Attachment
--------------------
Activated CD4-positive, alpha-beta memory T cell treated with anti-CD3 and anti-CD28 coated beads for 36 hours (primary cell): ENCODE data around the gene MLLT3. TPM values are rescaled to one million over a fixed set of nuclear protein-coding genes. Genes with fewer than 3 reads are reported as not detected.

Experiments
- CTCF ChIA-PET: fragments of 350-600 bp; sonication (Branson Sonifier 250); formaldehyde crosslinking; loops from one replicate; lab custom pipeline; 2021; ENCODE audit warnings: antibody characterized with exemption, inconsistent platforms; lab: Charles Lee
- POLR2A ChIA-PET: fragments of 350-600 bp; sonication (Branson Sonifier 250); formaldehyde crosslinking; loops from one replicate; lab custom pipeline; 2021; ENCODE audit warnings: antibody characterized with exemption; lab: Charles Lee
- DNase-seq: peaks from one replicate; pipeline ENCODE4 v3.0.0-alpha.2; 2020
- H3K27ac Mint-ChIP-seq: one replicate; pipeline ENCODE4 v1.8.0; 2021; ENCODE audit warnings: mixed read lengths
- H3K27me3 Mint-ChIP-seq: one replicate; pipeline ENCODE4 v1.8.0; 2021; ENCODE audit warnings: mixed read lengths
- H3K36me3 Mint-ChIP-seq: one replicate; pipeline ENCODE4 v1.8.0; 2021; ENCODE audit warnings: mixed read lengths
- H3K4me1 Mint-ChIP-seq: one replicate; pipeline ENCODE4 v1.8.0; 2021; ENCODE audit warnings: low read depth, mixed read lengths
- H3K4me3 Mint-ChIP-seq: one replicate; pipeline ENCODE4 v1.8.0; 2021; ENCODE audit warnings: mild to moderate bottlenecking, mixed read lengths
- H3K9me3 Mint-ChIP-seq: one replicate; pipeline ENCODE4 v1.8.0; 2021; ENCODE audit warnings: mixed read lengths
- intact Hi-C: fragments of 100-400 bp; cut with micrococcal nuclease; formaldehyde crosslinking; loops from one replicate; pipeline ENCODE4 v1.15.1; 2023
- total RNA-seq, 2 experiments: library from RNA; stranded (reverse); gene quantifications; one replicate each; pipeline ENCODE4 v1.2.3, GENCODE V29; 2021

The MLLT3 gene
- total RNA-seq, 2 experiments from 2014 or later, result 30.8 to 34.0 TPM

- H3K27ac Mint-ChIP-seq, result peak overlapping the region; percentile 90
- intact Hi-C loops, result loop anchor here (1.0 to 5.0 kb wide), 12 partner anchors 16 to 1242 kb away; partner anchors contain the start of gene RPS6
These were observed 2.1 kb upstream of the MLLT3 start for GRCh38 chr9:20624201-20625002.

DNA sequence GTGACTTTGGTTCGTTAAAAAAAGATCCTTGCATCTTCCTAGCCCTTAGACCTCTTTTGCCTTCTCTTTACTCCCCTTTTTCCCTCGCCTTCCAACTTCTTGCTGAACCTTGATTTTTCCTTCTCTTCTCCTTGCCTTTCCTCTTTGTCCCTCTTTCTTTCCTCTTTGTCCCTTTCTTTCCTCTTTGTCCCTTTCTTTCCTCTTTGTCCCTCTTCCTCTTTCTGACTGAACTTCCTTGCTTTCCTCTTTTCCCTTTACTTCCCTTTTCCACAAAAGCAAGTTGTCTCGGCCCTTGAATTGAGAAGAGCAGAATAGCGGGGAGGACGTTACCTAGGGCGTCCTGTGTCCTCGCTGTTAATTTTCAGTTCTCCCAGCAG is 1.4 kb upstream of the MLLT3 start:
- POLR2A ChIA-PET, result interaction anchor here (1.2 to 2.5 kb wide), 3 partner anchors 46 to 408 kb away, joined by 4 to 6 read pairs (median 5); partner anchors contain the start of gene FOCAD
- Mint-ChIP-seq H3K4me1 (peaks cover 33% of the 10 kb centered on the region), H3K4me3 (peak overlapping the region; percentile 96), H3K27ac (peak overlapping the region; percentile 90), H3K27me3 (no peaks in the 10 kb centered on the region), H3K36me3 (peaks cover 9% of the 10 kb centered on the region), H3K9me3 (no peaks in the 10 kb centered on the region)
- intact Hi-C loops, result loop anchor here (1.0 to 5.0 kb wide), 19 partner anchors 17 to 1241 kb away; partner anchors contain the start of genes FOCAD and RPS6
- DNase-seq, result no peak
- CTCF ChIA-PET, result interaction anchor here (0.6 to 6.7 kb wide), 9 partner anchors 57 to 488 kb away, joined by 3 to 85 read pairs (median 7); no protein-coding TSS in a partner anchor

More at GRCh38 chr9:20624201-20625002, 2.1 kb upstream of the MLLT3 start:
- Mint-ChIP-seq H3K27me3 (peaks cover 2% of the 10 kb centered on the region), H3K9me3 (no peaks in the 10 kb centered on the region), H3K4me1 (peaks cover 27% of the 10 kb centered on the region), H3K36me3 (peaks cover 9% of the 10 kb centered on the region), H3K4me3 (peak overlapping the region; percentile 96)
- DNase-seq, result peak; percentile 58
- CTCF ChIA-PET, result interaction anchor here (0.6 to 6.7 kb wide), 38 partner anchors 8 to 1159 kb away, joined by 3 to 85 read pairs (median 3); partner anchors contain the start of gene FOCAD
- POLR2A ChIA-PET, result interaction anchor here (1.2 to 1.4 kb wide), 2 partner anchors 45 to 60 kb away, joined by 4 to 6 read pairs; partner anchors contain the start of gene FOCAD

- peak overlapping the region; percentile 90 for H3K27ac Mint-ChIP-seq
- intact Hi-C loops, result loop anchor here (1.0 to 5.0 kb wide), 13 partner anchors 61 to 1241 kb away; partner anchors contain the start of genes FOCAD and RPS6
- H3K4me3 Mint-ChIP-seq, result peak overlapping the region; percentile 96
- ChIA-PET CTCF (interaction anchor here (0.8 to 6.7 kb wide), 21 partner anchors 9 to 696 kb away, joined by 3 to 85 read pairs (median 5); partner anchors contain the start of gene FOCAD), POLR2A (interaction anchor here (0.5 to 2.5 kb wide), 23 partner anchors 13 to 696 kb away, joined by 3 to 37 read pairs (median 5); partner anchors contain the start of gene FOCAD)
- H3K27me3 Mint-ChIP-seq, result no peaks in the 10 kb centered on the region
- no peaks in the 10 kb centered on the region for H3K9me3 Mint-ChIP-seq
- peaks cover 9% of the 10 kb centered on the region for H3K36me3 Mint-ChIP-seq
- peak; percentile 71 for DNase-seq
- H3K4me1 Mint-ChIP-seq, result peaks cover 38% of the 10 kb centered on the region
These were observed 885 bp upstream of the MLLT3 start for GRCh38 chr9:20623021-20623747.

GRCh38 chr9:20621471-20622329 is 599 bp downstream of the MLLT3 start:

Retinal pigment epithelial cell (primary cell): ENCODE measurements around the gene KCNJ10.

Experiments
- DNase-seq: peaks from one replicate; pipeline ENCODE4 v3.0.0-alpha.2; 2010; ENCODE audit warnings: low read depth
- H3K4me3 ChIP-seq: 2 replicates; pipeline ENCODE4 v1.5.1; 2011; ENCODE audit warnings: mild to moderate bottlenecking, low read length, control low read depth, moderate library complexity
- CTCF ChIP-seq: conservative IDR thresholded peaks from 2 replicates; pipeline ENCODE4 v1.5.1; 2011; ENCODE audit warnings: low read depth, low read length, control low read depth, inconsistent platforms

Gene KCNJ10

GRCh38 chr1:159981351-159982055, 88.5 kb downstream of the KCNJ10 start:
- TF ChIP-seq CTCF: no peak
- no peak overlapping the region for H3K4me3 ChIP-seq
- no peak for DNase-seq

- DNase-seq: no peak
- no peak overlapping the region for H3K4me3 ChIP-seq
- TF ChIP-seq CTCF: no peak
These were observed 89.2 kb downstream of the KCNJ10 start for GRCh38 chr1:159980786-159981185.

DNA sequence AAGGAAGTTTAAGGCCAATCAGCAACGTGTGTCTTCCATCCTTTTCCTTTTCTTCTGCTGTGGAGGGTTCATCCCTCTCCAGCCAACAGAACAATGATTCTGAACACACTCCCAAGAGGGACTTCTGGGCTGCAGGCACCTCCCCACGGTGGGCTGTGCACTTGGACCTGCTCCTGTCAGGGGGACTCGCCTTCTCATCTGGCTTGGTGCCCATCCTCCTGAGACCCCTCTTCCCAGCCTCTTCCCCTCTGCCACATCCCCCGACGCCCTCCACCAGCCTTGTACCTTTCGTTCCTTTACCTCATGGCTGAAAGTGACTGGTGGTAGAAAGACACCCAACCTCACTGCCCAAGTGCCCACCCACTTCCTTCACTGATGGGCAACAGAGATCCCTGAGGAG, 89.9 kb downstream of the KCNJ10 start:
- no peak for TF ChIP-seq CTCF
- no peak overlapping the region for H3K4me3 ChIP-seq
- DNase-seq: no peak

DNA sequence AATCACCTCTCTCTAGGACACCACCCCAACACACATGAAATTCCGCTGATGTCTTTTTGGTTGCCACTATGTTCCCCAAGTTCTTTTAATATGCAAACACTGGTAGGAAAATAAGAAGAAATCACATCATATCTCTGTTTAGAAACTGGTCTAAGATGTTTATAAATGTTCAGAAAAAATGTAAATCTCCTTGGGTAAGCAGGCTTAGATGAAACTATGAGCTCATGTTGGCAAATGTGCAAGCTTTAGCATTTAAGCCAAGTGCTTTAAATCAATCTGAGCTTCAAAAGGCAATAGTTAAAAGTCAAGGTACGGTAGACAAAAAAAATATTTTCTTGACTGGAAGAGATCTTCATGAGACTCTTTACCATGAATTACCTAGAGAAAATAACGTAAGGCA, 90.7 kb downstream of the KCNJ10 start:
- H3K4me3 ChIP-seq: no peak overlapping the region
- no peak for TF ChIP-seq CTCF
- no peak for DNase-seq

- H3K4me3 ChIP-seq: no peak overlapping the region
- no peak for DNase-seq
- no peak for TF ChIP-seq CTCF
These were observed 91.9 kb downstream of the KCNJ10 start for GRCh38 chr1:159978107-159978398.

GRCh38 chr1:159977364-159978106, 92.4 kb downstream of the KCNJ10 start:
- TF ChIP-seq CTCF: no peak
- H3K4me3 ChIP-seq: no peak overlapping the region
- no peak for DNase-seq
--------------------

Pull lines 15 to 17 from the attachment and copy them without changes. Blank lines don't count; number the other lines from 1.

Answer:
- total RNA-seq, 2 experiments from 2014 or later, result 30.8 to 34.0 TPM

- H3K27ac Mint-ChIP-seq, result peak overlapping the region; percentile 90
- intact Hi-C loops, result loop anchor here (1.0 to 5.0 kb wide), 12 partner anchors 16 to 1242 kb away; partner anchors contain the start of gene RPS6